Can you imagine waiting in line alongside a cold brick wall waiting to be admitted to a Workhouse because you were homeless? Well you can share that experience at The Spike Museum, Guildford.
The Spike, a purpose-built Vagrants Casual Ward, was built in 1906 alongside Guildford Union Workhouse. Each evening at about 6pm the Tramp Master would admit the tramps waiting outside the gate in the brick wall. Now it is a museum where you can feel what it would have been like to be on the road, homeless and looking for work in the early 20th century.
The men and occasional women were given single cells on a hard bed with one blanket. First they had to take a bath which became dirtier and cooler if you were at the back of the queue. While their clothes were taken away to be fumigated, they were a given a nightshirt, a mug of thin skilly and a piece of bread. After being locked in their cells overnight (There was a bell to ring in emergencies) a breakfast of more skilly and bread was followed by tasks such as chopping wood, breaking up large stones into small pebbles or using a “spike” to pick old ropes apart (picking oakum).
As a visitor to the museum, a volunteer will take you back to 1906 going through the same experiences as a tramp.
In the main ward there is an exhibition about the history of the whole Workhouse, now replaced by a housing estate. Built in 1838 it provided accommodation and food for destitute local people. Men and women were separated and children over 7 parted from their mothers. There was room for 300 inmates and 10 sick beds were provided. A larger infirmary was built in 1856 and eventually in 1896 the Guildford Board of Guardians built a new 170- bed Guildford Infirmary.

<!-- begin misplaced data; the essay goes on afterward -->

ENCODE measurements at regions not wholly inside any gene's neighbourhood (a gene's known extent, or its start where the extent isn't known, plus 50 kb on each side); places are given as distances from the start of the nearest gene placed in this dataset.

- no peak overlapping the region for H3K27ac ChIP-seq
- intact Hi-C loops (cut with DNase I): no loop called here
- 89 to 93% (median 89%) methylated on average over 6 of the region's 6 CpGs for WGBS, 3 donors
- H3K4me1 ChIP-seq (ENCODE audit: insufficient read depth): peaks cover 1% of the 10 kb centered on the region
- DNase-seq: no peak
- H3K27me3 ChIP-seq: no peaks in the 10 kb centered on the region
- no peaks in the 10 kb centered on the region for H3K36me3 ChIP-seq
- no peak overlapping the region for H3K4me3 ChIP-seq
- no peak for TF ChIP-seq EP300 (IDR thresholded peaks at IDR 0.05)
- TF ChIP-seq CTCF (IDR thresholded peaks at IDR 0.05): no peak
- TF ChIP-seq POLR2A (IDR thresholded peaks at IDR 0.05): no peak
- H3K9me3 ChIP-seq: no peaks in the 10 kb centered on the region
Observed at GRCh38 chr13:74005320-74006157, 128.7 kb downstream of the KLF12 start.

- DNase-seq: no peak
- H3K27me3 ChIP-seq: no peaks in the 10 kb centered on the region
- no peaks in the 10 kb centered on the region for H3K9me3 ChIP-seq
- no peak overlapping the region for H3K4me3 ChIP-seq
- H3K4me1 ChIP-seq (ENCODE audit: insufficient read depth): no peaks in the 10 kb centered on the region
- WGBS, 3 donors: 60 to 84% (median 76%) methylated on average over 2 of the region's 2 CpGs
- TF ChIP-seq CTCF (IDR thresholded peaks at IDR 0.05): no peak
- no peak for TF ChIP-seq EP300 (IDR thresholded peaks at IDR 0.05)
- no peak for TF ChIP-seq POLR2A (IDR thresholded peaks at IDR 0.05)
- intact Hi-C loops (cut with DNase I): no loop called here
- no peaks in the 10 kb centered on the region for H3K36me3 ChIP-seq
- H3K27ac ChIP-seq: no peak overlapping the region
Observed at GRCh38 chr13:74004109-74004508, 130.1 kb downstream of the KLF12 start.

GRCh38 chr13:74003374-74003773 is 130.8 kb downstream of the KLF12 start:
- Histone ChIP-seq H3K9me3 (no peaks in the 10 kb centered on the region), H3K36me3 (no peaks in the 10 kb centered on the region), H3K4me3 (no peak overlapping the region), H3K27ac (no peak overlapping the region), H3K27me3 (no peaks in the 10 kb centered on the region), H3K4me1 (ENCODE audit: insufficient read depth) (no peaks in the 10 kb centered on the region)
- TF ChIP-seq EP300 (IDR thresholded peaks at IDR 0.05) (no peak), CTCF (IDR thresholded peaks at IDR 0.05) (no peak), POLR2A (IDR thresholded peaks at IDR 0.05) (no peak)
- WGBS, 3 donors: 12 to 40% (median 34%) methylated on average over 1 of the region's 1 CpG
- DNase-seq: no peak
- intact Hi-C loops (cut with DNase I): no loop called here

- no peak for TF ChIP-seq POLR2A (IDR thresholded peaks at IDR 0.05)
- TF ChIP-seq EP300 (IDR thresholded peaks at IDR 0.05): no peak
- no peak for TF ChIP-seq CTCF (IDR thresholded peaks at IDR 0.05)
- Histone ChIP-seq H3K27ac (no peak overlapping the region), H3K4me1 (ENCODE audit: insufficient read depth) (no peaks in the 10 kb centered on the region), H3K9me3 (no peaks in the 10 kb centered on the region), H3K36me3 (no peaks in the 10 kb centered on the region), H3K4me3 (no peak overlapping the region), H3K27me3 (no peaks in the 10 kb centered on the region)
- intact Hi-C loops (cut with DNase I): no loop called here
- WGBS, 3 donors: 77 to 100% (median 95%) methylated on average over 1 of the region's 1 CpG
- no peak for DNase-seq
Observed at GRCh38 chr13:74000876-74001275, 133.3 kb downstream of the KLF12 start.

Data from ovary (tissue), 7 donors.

You can discover the stories of Priscilla Cinderella Cooper, a blind widow who had to enter the Workhouse with her three young sons and was still there 20 years later, the tales of many “orphans” sent to Canada at a young age to start a new life, or the boys who went to sail training ships before they entered the navy. Then there were the old soldiers and sailors with no pensions for whom the Workhouse was an old people’s home.
During World War One, the Infirmary and the rest of the Workhouse was turned in to a military hospital for British, Canadian and Australian soldiers. The exhibition tells you the story of some of these soldiers and their nurses.
Though returning to its function as infirmary of the Guildford Union Workhouse for 20 years, the outbreak of the Second World War and its location close to the English Channel made it an obvious choice for a military hospital once more. It was particularly useful for those evacuated injured from Dunkirk. In 1945, the association with the old workhouse infirmary ceased and Warren Road Hospital became St Luke’s Hospital. After being incorporated into the National Health Service, St Luke’s expanded. A nurses’ training school was added in 1956 and radiographers, radiotherapists, operating department practitioners and midwives were all trained on site.
Alongside the hospital, The Spike continued to provide overnight shelter for homeless people until 1962.
These complex changes in function provided the volunteers with many artefacts, memories and life stories and a visit to the museum gives a glimpse into history full of suffering, sadness, duty and kindness.
The Spike Heritage Centre is open on Tuesdays and Saturdays from 10 am until 4 pm. It is fully accessible to disabled visitors including a wheelchair lift. Admission is £6 per person or £5 for concessions.
There is a carpark easily accessed at the museum which is a ten-minute uphill walk from Guildford London Road station.
The Spike Warren Road, Guildford, Surrey GU1 3JH
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I am a retired teacher, now a volunteer researcher at The Spike.
I have had articles published in Family History magazines and enjoy researching my family history.
In non-pandemic times I spend 6 weeks each Spring & Autumn in southern Portugal.